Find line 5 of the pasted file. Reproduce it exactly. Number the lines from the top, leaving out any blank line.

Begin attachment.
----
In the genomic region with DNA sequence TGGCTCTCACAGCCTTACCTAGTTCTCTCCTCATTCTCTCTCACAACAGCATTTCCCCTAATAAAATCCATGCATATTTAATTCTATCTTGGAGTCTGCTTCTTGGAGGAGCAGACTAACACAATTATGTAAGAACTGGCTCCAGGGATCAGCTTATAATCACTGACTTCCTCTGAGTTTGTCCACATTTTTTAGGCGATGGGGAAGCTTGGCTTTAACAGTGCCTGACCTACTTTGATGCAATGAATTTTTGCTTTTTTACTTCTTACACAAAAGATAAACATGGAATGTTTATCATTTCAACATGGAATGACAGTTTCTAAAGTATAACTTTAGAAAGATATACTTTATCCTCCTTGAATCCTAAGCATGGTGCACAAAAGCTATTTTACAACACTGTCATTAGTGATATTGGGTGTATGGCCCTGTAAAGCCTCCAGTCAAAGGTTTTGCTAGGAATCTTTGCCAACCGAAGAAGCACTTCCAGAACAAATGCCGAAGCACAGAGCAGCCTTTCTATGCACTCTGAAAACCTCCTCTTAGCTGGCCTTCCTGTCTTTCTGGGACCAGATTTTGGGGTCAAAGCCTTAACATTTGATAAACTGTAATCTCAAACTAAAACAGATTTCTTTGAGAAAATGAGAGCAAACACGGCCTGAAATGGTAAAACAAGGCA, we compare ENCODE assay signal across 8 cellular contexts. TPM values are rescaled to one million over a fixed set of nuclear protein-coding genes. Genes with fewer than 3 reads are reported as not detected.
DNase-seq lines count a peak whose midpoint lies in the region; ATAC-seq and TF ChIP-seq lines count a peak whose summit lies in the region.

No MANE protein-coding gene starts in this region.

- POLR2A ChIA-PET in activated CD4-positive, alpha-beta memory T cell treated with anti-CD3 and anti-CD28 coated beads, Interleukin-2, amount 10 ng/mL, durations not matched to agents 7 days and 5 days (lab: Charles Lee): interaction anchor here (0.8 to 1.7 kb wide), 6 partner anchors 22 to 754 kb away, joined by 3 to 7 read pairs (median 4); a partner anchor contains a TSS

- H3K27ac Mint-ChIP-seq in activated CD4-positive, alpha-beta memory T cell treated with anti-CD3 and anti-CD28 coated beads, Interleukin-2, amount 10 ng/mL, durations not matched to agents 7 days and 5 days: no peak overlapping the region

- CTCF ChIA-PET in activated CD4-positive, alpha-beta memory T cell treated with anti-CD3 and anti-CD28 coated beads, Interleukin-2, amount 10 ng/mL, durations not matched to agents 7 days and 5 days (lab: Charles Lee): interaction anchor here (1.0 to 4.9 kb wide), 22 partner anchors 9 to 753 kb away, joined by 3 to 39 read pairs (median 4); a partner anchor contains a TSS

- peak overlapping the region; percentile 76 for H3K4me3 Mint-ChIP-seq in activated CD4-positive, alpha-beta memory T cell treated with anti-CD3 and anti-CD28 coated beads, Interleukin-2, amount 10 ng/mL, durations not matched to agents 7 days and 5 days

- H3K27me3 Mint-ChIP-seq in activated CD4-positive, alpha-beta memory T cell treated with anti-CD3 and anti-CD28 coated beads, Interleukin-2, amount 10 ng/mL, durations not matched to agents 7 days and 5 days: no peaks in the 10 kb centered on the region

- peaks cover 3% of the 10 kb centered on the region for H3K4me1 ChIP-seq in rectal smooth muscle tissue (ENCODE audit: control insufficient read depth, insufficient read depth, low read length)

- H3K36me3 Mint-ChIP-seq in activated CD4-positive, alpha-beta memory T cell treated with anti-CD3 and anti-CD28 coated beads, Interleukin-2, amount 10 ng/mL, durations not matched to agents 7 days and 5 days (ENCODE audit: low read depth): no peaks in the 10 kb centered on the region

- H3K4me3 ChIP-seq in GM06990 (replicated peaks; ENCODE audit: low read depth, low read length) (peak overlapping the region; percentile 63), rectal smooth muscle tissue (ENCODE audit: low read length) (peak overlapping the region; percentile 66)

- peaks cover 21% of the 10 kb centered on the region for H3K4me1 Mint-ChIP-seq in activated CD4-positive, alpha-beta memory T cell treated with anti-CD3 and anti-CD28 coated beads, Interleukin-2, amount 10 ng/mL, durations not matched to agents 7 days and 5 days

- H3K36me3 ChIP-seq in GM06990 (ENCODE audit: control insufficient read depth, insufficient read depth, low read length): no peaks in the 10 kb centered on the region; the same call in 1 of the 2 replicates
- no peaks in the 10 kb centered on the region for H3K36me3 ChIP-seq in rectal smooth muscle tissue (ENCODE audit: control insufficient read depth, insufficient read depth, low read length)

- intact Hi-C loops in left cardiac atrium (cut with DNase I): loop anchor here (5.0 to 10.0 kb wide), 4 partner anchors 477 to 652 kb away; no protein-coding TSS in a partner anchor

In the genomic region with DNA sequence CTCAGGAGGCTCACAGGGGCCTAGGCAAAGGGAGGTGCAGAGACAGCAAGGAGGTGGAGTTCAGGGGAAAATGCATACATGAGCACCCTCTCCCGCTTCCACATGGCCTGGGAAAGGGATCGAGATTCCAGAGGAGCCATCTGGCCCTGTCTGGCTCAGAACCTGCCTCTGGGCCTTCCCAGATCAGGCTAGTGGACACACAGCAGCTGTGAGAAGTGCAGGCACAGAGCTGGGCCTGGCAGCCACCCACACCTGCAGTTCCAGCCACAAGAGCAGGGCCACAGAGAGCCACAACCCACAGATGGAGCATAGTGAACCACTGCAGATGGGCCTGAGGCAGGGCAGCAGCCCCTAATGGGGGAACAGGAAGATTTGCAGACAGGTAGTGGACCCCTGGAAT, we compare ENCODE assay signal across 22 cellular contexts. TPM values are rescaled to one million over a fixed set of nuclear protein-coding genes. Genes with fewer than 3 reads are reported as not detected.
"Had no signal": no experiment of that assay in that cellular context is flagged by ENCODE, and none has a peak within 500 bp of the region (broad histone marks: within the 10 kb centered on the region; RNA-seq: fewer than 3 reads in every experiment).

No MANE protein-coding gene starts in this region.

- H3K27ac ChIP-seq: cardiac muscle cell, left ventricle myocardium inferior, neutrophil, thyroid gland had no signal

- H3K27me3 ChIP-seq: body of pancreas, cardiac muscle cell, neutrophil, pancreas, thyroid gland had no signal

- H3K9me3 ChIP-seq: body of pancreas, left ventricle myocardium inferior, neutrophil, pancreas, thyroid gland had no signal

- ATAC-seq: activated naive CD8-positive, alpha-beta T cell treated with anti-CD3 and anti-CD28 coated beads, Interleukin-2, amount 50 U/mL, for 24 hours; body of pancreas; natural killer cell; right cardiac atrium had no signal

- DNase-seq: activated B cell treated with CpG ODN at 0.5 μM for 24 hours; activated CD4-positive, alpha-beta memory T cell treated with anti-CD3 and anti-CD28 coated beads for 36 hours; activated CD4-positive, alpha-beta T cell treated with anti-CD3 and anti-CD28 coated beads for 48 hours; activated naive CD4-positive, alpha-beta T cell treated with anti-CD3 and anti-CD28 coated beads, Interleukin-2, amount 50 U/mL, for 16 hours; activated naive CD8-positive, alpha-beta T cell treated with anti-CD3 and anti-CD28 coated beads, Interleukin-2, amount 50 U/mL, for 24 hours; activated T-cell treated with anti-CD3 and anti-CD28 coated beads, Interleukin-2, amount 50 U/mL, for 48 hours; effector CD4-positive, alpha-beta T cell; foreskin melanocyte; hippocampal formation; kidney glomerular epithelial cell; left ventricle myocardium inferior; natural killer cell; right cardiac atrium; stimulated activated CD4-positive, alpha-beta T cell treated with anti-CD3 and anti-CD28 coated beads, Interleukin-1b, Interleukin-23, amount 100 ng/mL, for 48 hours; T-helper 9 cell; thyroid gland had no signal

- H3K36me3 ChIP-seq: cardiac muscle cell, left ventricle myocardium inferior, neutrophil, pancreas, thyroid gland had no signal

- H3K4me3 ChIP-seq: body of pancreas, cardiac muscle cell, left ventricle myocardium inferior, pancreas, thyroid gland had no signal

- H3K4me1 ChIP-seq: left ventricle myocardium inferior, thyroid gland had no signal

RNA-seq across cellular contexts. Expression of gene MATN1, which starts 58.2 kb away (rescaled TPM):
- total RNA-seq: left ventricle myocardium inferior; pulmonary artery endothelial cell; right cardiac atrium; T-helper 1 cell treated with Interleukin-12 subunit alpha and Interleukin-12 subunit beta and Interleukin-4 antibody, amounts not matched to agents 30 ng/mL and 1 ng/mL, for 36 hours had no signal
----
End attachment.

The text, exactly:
- H3K27ac Mint-ChIP-seq in activated CD4-positive, alpha-beta memory T cell treated with anti-CD3 and anti-CD28 coated beads, Interleukin-2, amount 10 ng/mL, durations not matched to agents 7 days and 5 days: no peak overlapping the region